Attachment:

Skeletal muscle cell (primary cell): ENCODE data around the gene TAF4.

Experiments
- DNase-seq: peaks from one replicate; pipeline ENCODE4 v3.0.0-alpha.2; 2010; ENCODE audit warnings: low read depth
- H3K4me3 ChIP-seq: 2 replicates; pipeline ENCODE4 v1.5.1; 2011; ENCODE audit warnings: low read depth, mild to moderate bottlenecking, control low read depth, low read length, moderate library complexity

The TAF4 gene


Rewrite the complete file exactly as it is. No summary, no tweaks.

Skeletal muscle cell (primary cell): ENCODE data around the gene TAF4.

Experiments
- DNase-seq: peaks from one replicate; pipeline ENCODE4 v3.0.0-alpha.2; 2010; ENCODE audit warnings: low read depth
- H3K4me3 ChIP-seq: 2 replicates; pipeline ENCODE4 v1.5.1; 2011; ENCODE audit warnings: low read depth, mild to moderate bottlenecking, control low read depth, low read length, moderate library complexity

The TAF4 gene